It Lives Again comes with a new 1080p HD transfer and is presented in its original 1.85:1 aspect ratio. The colors this time around are much brighter with well lit primary colors pummeling through the vaguer colors. This is mostly seen in wardrobe and parties that take place throughout the movie, along with some accent lighting.
These colors really pop in the darkness as well as in places like the green-walled hospital room. Detail is sharp and vivid as well, revealing the practical monster effects and facial features. Wide shots never go soft either. Black levels are deep and inky throughout and skin tones are much more natural this time around. There is a slight issue with video noise here and there, along with a bit more scratches and dirt showing up throughout, but it's still a very good video presentation.
It's Alive III: Island of the Alive
It's Alive III: Island of the Alive comes with a new 1080p HD transfer and is presented in its original 1.85:1 aspect ratio. Colors are much greener this time around since a lot of the film was shot in Hawaii, which is supposed to be a secluded island. The new transfer shows the different shades of plant life as well as the orange and beige sand surrounding the island. The bold blue ocean looks fantastic and the grayish mutant babies all look very good in this new transfer.
Detail is sharp and vivid too, with much more textured practical effects and gore. Facial features and plant life all show excellent detail, even in lower lit scenes. The film grain never fluctuates either, which is nice. The black levels are deep and inky, while the skin tones are all natural. There are no major issues with banding or video noise here.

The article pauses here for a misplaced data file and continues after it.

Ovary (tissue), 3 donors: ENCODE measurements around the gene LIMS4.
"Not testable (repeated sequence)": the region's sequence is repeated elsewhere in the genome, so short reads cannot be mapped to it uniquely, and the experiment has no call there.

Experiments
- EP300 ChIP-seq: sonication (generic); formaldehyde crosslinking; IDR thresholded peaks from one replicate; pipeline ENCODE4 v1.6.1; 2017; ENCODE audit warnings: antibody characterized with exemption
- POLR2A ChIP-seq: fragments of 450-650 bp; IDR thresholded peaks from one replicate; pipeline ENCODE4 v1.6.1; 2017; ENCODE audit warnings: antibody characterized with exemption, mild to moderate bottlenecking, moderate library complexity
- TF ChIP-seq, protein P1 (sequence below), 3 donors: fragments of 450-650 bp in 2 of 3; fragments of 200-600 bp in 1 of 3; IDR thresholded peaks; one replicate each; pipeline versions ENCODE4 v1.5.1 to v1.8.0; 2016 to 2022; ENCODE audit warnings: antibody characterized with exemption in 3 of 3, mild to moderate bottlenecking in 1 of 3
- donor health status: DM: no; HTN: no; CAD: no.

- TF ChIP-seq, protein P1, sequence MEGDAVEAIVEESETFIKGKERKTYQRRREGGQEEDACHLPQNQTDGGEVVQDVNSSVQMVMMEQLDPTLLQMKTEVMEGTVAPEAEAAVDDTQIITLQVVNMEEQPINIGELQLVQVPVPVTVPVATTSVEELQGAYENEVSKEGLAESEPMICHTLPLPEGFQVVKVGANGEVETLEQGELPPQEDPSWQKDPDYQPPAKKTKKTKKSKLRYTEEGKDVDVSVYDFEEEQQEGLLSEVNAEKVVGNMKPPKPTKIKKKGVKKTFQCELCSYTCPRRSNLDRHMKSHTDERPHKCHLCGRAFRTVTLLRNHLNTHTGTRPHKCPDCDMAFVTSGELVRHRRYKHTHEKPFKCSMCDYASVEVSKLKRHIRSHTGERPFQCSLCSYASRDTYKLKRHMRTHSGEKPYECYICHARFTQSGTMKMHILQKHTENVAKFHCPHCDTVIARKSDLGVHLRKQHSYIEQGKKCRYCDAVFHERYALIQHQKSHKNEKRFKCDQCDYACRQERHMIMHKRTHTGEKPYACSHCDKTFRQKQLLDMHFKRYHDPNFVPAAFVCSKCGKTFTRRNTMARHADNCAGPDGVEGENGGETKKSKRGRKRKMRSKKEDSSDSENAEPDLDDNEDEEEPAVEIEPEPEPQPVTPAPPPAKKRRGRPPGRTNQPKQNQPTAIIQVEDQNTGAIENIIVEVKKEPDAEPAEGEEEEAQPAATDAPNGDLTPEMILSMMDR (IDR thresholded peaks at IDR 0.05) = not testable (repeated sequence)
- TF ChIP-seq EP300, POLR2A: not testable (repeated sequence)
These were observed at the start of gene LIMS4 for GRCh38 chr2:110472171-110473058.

All three films now come with a brand new lossless DTS-HD MA 2.0 mix that sounds quite good. While I wish there was a 5.1 option to gather the surround moments of nature, the city, and the mutant baby noises, this 2.0 option does a great job for sure. One of the highlights of all three films is the iconic and bold score, which was done by legendary composer, Bernard Herrmann.
The brass band he conducted along with the synthesizer really amplifies the suspense and horror in each scene. It's really the heart and soul of all three films. The music has depth from the highs and lows, and always adds to the intense moments in each film. Sound effects are loud and robust too and do not have a tin-can sound. There's some good heft to these soundtracks, which was nice to hear.
Dialogue is clean and clear and always easy to follow along with, and free of all pops, cracks, hiss, and shrills. There's never a major difference in any of the films, sound wise, although Part III shows off more island and nature sounds rather than the usual cityscape noises.
All in all, this audio presentations for all three films are quite good.